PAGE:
The team of eight includes editors, graphics designers, and social media manager, besides the founders. “We wanted people who are passionate about the work that they did and who understood our business. So most of them are young kids, fresh out of college, freelancing with us mostly,” notes Shikha. All the scripting and curation of articles and relevant news is done by the founders themselves.
Growing During COVID-19 Crisis
The IGRAASP team was doing biweekly episodes when the nation-wide lockdown due to the Coronavirus pandemic started. “We could not go to the studio, and had to shoot individually at home. So monitoring and was very difficult, but we still managed it and we are very happy with the outcome,” says Shikha.
Shikha thanks all the children who have been IGRAASP’s news anchors, and their parents, for supporting the channel during the lockdown period. “Most of the kids were appearing for their online exam and had many projects to work on. But nobody has shied away from working hard, despite innumerable back-and-forth discussions. Even if they mispronounce a word, or if there's background noise in the video, we have to tell them that you have to rerecord the entire thing. But they had no complaints,” she says.
For Shikha, the kind of enthusiasm the children bring is the motivation to keep going. “The feedback that these kids are getting is phenomenal. They're just helping us out and not doing it for money. They're not getting anything out of it except a mention of their name and the school name in a tiny banner,” Shikha notes.
Although Shikha stresses that revenue generation is not the primary goal for IGRAASP at the moment, she explains the potential sources of revenue too. “YouTube gives you a scope for monetization and advertising. This is a very educational field. Depending on the demands we are definitely open to diversifying both in the age categories and also for content. So eventually, we will branch into other areas which could be charged but news for the kids is going to be free,” she tells MAKERS India.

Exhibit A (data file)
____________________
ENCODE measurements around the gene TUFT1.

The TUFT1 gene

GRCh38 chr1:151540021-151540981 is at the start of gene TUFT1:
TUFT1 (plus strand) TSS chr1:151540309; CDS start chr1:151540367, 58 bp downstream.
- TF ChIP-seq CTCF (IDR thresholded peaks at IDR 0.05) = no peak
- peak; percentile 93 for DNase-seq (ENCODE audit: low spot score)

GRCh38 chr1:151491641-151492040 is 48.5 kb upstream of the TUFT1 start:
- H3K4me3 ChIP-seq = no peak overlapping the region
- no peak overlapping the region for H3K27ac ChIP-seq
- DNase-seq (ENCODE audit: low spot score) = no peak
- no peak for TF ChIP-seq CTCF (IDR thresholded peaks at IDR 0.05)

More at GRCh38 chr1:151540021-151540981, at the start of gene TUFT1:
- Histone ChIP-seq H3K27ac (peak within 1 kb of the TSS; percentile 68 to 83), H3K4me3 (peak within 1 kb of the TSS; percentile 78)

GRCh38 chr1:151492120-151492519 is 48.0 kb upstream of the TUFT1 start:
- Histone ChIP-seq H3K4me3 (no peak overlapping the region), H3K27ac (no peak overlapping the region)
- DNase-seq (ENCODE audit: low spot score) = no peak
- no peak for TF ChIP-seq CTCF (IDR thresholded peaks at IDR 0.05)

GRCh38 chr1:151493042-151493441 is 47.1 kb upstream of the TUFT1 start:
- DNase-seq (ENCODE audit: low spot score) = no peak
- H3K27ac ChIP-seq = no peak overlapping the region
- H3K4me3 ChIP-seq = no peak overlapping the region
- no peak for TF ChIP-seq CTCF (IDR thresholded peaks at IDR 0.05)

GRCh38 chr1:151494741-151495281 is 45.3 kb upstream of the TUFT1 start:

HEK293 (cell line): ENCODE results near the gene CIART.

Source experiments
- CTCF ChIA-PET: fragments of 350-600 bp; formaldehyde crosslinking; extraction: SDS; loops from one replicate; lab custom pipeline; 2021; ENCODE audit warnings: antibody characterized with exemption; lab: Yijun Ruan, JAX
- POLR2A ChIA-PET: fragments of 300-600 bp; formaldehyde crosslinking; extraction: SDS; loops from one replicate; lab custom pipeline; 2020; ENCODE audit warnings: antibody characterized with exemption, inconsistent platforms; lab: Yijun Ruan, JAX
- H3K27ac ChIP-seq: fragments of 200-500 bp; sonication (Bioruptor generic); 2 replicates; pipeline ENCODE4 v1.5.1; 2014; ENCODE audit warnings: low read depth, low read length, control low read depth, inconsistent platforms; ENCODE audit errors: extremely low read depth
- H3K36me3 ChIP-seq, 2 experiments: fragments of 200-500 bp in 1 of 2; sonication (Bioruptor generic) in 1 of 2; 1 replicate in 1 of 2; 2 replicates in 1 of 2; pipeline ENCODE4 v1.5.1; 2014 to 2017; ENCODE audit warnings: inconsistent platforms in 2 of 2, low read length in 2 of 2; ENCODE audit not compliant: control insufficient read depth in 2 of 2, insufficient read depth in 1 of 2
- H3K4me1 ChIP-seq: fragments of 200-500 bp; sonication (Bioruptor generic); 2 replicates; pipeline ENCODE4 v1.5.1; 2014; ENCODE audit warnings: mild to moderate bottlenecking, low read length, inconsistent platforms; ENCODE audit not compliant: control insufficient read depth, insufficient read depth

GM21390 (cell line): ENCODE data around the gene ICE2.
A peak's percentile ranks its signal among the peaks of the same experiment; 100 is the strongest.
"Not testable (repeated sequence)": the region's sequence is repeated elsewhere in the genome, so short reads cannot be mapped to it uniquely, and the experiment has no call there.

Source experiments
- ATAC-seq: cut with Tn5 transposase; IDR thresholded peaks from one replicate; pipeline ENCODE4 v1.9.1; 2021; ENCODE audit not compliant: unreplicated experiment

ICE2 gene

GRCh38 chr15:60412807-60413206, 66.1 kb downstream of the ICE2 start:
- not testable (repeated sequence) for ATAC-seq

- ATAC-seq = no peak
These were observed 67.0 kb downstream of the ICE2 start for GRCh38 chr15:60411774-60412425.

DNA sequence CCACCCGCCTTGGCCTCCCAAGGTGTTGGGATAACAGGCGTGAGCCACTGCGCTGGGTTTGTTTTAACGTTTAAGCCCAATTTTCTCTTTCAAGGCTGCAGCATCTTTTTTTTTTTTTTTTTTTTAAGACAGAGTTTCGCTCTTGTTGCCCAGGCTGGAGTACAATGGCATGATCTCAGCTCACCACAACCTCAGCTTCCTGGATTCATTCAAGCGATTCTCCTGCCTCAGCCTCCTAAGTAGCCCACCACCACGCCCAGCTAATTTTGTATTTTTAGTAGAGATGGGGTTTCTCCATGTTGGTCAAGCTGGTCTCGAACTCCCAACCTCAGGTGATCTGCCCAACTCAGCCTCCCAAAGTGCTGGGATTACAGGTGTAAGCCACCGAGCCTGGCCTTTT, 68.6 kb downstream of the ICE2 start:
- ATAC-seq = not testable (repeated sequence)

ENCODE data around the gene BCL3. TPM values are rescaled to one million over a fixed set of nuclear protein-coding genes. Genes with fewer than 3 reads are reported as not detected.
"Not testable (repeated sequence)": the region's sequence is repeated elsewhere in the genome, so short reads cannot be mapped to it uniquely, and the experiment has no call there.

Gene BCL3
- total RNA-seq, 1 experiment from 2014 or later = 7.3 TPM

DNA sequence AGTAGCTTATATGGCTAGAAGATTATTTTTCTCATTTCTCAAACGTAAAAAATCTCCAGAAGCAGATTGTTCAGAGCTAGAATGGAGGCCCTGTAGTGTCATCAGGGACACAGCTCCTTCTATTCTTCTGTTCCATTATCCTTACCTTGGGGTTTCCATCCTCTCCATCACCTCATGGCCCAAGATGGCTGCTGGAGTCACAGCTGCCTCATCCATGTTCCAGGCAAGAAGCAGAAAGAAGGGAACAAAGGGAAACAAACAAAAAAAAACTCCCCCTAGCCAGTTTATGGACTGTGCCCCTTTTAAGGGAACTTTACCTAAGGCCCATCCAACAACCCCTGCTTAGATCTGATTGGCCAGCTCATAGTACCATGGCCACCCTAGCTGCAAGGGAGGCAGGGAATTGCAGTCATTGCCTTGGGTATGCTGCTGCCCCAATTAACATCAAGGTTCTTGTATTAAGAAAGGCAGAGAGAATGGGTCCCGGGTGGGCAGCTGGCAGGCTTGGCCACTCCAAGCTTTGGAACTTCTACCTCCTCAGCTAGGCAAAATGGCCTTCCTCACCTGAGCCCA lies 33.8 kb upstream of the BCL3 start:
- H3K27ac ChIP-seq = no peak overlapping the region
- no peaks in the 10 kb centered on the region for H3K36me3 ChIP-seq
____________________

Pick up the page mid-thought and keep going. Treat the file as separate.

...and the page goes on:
Shikha claims that the feedback from their audience – children- has been positive and constructive. “My domestic help told me that if we start doing this in Hindi, then her daughters can also watch it. So we have started doing news episodes in Hindi also. We even do book recommendations in English and Hindi. We eventually want to get into other languages also,” she adds.
IGRAASP started off in February this year and on 15th March the team realized that they could not risk calling the kids to their studio. “We could not risk ourselves to go to the studio. So a lot of things got stalled in pushed to a later date,” says Shikha. But she is hopeful about the future plans.
“We're trying to get some professionals on board – especially child psychologists and paediatricians. In fact, we plan to do an interview series for some of these professionals to also answer queries from children, as an interactive segment. We have spoken to a lot of librarians too, making a list of the kind of literature to recommend for children.”
For a new generation of citizens unaffected by the negativity spewed by a major chunk of current news media, IGRAASP could be the leading light.